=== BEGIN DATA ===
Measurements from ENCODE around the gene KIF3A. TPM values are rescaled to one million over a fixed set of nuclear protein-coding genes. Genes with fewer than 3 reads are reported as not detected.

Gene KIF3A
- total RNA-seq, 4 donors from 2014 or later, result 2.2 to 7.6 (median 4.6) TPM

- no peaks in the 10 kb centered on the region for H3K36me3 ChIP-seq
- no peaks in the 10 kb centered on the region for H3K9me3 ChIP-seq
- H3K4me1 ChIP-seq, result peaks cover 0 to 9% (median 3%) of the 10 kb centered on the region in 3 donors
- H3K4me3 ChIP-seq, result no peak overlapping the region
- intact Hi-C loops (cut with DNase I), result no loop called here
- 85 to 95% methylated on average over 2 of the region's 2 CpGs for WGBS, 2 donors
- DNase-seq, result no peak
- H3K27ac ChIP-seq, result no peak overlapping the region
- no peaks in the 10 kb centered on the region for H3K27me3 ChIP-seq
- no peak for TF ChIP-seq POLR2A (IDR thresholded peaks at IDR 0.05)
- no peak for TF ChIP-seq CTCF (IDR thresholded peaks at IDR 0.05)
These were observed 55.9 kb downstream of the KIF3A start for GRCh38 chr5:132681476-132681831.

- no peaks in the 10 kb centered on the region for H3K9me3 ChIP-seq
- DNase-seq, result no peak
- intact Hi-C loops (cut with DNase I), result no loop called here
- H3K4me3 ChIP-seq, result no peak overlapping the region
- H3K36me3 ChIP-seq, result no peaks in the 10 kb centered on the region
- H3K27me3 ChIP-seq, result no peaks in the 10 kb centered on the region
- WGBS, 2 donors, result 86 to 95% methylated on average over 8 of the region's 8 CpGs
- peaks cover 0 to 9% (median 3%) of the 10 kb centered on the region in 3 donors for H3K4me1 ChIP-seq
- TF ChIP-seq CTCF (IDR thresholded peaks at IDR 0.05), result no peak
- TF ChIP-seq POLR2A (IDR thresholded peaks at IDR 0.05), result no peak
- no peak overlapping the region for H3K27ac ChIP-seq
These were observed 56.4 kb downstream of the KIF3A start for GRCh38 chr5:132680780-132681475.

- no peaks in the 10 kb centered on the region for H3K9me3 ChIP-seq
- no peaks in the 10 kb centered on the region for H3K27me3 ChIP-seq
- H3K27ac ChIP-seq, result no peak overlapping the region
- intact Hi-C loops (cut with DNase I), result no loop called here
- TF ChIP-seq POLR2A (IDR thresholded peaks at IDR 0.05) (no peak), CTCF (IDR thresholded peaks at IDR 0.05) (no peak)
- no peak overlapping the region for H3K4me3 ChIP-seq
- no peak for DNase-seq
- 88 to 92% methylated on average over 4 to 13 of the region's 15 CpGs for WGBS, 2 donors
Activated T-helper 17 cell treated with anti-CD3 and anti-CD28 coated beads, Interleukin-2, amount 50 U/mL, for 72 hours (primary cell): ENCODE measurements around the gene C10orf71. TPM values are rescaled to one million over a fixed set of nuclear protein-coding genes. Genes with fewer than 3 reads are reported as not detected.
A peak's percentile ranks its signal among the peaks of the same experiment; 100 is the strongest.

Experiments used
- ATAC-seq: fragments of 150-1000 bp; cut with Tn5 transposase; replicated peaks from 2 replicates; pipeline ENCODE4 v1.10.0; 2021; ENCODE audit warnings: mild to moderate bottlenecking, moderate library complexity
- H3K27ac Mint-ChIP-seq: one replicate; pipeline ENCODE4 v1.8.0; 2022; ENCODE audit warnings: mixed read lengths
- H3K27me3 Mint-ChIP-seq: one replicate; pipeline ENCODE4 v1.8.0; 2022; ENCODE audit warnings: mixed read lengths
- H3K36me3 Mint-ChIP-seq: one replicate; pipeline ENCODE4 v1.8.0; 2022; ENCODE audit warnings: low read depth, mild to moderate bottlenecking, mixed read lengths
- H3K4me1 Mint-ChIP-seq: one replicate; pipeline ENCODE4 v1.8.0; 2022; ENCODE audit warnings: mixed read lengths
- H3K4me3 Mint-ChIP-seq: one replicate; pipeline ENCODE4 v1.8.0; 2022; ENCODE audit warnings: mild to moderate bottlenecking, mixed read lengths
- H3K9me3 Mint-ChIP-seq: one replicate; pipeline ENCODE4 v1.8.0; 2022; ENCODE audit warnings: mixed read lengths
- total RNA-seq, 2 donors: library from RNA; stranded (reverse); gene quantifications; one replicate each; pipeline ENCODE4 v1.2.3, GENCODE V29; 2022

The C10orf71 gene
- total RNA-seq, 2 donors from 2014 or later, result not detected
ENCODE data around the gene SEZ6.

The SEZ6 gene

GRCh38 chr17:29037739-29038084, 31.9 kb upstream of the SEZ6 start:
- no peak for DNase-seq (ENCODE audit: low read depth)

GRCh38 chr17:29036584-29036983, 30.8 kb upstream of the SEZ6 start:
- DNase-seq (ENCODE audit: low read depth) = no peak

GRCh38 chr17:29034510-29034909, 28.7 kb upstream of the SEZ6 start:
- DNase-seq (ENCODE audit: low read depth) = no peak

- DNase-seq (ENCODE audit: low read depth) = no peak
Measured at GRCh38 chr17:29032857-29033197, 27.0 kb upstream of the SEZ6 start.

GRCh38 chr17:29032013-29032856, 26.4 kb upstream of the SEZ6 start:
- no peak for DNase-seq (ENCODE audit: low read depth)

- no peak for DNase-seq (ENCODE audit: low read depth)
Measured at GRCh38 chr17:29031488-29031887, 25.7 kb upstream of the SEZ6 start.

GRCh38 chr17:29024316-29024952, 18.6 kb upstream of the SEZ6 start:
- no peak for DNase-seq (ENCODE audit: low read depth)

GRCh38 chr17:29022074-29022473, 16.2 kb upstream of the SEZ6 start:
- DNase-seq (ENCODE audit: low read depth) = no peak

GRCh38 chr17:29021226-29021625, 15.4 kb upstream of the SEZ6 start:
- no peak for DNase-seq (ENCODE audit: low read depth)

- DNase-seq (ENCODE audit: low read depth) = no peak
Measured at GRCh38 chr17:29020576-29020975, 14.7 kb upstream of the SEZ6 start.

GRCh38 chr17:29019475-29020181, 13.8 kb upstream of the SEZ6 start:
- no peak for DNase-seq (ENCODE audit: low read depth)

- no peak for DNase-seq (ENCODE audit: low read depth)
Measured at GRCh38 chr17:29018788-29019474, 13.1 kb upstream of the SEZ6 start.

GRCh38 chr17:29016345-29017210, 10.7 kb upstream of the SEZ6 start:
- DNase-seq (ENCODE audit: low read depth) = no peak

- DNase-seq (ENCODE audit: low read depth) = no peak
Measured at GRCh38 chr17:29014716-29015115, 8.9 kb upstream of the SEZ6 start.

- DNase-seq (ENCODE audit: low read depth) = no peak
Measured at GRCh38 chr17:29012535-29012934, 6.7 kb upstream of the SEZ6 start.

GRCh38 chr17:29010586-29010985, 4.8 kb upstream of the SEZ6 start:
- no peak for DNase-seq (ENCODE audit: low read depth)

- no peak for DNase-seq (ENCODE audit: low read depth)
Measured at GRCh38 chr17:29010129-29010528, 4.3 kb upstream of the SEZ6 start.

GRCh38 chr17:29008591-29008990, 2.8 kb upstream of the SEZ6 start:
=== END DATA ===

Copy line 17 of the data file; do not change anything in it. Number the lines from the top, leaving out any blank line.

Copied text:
- DNase-seq, result no peak